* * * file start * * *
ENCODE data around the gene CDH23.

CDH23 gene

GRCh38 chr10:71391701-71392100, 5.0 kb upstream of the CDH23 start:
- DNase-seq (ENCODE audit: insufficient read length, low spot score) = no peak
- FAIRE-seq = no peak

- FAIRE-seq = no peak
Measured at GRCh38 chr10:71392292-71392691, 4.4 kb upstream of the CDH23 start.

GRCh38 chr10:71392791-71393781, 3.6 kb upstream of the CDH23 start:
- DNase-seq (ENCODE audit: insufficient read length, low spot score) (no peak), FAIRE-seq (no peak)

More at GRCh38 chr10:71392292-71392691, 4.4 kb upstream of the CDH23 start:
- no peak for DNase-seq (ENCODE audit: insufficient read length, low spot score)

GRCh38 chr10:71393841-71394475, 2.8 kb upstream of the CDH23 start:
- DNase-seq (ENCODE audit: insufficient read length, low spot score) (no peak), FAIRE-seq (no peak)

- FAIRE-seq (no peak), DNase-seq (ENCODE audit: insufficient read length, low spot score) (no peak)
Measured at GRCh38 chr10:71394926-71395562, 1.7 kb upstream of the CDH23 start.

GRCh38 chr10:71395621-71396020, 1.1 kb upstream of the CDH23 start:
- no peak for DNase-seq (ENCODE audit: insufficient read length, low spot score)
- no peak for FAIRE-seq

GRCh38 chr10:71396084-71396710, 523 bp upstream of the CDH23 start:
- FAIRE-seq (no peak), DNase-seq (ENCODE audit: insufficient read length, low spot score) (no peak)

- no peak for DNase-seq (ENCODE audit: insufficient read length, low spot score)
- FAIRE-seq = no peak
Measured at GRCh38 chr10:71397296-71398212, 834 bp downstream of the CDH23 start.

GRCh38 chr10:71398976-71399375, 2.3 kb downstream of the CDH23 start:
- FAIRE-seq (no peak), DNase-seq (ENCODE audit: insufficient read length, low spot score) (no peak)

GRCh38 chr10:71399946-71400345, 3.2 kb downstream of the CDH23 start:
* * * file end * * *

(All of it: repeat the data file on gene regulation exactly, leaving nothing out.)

ENCODE data around the gene CDH23.

CDH23 gene

GRCh38 chr10:71391701-71392100, 5.0 kb upstream of the CDH23 start:
- DNase-seq (ENCODE audit: insufficient read length, low spot score) = no peak
- FAIRE-seq = no peak

- FAIRE-seq = no peak
Measured at GRCh38 chr10:71392292-71392691, 4.4 kb upstream of the CDH23 start.

GRCh38 chr10:71392791-71393781, 3.6 kb upstream of the CDH23 start:
- DNase-seq (ENCODE audit: insufficient read length, low spot score) (no peak), FAIRE-seq (no peak)

More at GRCh38 chr10:71392292-71392691, 4.4 kb upstream of the CDH23 start:
- no peak for DNase-seq (ENCODE audit: insufficient read length, low spot score)

GRCh38 chr10:71393841-71394475, 2.8 kb upstream of the CDH23 start:
- DNase-seq (ENCODE audit: insufficient read length, low spot score) (no peak), FAIRE-seq (no peak)

- FAIRE-seq (no peak), DNase-seq (ENCODE audit: insufficient read length, low spot score) (no peak)
Measured at GRCh38 chr10:71394926-71395562, 1.7 kb upstream of the CDH23 start.

GRCh38 chr10:71395621-71396020, 1.1 kb upstream of the CDH23 start:
- no peak for DNase-seq (ENCODE audit: insufficient read length, low spot score)
- no peak for FAIRE-seq

GRCh38 chr10:71396084-71396710, 523 bp upstream of the CDH23 start:
- FAIRE-seq (no peak), DNase-seq (ENCODE audit: insufficient read length, low spot score) (no peak)

- no peak for DNase-seq (ENCODE audit: insufficient read length, low spot score)
- FAIRE-seq = no peak
Measured at GRCh38 chr10:71397296-71398212, 834 bp downstream of the CDH23 start.

GRCh38 chr10:71398976-71399375, 2.3 kb downstream of the CDH23 start:
- FAIRE-seq (no peak), DNase-seq (ENCODE audit: insufficient read length, low spot score) (no peak)

GRCh38 chr10:71399946-71400345, 3.2 kb downstream of the CDH23 start: